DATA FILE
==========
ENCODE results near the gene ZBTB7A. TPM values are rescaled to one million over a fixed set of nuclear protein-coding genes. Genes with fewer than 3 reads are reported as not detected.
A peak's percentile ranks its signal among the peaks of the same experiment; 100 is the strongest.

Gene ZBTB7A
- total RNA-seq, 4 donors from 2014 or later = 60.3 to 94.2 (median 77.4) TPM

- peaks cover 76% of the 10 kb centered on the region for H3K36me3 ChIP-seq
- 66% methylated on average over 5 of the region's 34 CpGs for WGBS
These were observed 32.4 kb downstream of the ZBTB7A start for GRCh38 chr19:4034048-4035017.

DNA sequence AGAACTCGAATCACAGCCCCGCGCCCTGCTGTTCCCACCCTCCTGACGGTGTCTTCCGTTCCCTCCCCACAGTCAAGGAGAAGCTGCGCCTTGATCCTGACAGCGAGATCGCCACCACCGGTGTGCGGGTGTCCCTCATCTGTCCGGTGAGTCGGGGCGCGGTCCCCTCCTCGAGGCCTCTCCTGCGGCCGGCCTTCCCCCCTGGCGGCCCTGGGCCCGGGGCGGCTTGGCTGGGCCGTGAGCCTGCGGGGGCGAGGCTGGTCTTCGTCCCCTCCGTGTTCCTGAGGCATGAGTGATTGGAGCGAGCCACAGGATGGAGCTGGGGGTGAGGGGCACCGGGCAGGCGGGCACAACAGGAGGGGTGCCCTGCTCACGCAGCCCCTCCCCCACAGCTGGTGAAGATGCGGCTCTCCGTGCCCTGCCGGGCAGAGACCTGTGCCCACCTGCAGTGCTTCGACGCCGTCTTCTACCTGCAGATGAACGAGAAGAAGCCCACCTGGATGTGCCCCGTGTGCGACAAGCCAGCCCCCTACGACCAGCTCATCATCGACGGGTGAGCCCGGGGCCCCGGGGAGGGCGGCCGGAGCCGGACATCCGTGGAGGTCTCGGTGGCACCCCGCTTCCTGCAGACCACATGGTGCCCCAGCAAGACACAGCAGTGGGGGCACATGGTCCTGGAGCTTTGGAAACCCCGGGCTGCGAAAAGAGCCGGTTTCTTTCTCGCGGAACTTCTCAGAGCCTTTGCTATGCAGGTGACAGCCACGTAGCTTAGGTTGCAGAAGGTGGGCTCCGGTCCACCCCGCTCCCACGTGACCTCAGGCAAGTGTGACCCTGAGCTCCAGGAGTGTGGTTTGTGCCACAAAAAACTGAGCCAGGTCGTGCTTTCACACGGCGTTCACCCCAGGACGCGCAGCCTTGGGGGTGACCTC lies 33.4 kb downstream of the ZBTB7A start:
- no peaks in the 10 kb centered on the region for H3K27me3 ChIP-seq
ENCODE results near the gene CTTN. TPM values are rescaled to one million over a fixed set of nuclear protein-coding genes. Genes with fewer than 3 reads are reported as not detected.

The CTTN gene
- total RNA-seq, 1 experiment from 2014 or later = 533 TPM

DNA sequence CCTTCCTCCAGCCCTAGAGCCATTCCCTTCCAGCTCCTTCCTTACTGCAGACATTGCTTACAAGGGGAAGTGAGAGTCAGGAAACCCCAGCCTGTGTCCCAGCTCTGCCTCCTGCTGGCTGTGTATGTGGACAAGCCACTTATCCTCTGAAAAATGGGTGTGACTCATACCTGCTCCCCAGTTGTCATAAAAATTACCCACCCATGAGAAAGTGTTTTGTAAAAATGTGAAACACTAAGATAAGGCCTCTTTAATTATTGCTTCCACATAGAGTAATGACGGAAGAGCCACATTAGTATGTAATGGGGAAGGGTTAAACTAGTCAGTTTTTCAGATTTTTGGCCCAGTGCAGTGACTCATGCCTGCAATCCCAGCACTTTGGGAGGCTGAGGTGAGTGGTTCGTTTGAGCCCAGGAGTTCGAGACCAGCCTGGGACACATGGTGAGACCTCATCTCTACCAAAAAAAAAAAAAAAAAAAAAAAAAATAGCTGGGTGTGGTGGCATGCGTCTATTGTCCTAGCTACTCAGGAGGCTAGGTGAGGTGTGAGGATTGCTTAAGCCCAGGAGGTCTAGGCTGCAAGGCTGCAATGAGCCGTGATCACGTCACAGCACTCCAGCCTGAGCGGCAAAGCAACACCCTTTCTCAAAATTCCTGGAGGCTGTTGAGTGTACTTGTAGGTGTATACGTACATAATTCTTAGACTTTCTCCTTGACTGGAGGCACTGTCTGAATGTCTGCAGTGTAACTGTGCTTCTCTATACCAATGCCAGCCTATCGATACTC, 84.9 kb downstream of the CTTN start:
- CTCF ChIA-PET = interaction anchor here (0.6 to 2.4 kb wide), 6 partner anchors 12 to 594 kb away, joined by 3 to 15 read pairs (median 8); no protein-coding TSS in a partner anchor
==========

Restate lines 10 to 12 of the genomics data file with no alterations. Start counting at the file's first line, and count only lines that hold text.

ENCODE results near the gene CTTN. TPM values are rescaled to one million over a fixed set of nuclear protein-coding genes. Genes with fewer than 3 reads are reported as not detected.

The CTTN gene
- total RNA-seq, 1 experiment from 2014 or later = 533 TPM